Improvement of the Dengue Virus (DENV) Nonhuman Primate Model via a Reverse Translational Approach Based on Dengue Vaccine Clinical Efficacy Data against DENV-2 and -4

Veronique Barban, Nathalie Mantel, Aymeric De Montfort, Anke Pagnon, Fabrine Pradezynski, Jean Lang, Florence Boudet
Journal of Virology 2018 June 15, 92 (12)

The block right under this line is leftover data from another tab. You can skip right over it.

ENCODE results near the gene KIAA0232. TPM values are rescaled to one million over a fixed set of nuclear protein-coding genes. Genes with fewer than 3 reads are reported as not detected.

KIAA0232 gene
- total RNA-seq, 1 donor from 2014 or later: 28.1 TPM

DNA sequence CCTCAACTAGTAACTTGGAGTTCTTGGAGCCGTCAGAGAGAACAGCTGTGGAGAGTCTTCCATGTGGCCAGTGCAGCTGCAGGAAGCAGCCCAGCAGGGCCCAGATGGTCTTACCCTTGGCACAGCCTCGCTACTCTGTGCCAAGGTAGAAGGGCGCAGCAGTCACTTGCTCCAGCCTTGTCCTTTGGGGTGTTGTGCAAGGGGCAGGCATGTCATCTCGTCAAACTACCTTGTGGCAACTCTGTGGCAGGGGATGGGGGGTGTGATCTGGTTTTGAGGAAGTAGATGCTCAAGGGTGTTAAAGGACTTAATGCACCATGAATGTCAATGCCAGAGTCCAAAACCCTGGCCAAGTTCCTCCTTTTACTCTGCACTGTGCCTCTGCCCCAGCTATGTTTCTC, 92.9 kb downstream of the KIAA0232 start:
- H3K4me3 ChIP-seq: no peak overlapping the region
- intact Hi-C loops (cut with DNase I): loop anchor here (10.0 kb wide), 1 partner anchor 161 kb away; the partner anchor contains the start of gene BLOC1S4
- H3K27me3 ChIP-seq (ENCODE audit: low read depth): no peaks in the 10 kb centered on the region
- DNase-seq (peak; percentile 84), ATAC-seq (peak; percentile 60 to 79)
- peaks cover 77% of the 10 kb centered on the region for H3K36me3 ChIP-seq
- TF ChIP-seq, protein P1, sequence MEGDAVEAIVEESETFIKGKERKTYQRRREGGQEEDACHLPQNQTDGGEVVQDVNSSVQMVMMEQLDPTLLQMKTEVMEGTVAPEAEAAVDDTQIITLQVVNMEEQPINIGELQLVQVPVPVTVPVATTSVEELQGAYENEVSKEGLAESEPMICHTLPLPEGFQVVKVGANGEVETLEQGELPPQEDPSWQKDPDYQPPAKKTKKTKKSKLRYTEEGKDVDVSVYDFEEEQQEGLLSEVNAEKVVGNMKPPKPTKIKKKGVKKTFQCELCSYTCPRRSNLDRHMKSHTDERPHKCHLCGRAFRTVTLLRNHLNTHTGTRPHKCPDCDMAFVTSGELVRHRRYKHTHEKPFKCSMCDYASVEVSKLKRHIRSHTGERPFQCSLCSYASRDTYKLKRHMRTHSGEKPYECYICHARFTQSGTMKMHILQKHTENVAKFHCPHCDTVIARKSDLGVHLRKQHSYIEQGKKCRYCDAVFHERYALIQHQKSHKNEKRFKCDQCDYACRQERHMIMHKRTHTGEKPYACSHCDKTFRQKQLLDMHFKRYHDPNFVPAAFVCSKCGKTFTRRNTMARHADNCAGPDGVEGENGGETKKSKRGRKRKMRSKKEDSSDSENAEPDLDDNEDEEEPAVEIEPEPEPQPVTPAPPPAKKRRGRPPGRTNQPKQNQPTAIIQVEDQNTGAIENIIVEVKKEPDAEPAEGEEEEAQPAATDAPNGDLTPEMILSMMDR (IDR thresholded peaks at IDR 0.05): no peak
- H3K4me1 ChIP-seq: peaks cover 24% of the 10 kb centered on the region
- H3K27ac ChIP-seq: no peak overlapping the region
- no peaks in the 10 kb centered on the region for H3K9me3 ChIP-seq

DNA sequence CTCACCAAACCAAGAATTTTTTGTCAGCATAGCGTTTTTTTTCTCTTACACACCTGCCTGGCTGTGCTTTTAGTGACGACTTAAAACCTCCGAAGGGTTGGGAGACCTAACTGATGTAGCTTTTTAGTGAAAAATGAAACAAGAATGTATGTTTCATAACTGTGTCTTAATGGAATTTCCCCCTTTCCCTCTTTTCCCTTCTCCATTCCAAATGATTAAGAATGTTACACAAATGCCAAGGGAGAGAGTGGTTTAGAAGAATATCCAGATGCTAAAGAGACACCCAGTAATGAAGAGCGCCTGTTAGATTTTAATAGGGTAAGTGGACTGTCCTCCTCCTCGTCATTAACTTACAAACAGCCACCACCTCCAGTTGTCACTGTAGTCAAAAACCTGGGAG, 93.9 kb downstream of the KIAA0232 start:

Recent data obtained with the live-attenuated tetravalent dengue CYD-TDV vaccine showed higher protective efficacy against dengue virus type 4 (DENV-4) than against DENV-2. In contrast, results from previous studies in nonhuman primates predicted comparable high levels of protection against each serotype. Maximum viral loads achieved in macaques by subcutaneous inoculation of DENV are generally much lower than those observed in naturally dengue virus-infected humans. This may contribute to an overestimation of vaccine efficacy. Using more-stringent DENV infection conditions consisting of the intravenous inoculation of 107 50% cell culture infectious doses (CCID50 ) in CYD-TDV-vaccinated macaques, complete protection (i.e., undetectable viral RNA) was achieved in all 6 monkeys challenged with DENV-4 and in 6/18 of those challenged with DENV-2, including transiently positive animals. All other infected macaques (12/18) developed sustained DENV-2 RNAemia (defined as detection of viral RNA in serum samples) although 1 to 3 log10 units below the levels achieved in control animals. Similar results were obtained with macaques immunized with either CYD-TDV or monovalent (MV) CYD-2. This suggests that partial protection against DENV-2 was mediated mainly by CYD-2 and not by the other CYDs. Postchallenge induction of strong anamnestic responses, suggesting efficient vaccine priming, likely contributed to the reduction of DENV-2 RNAemia. Finally, an inverse correlation between DENV RNA titers postchallenge and vaccine-induced homotypic neutralizing antibody titers prechallenge was found, emphasizing the key role of these antibodies in controlling DENV infection. Collectively, these data show better agreement with reported data on CYD-TDV clinical vaccine efficacy against DENV-2 and DENV-4. Despite inherent limitations of the nonhuman primate model, these results reinforce its value in assessing the efficacy of dengue vaccines. IMPORTANCE The nonhuman primate (NHP) model is the most widely recognized tool for assessing the protective activity of dengue vaccine candidates, based on the prevention of postinfection DENV viremia. However, its use has been questioned after the recent CYD vaccine phase III trials, in which moderate protective efficacy against DENV-2 was reported, despite full protection against DENV-2 viremia previously being demonstrated in CYD-vaccinated monkeys. Using a reverse translational approach, we show here that the NHP model can be improved to achieve DENV-2 protection levels that show better agreement with clinical efficacy. With this new model, we demonstrate that the injection of the CYD-2 component of the vaccine, in either a monovalent or a tetravalent formulation, is able to reduce DENV-2 viremia in all immunized animals, and we provide clear statistical evidence that DENV-2-neutralizing antibodies are able to reduce viremia in a dose-dependent manner.

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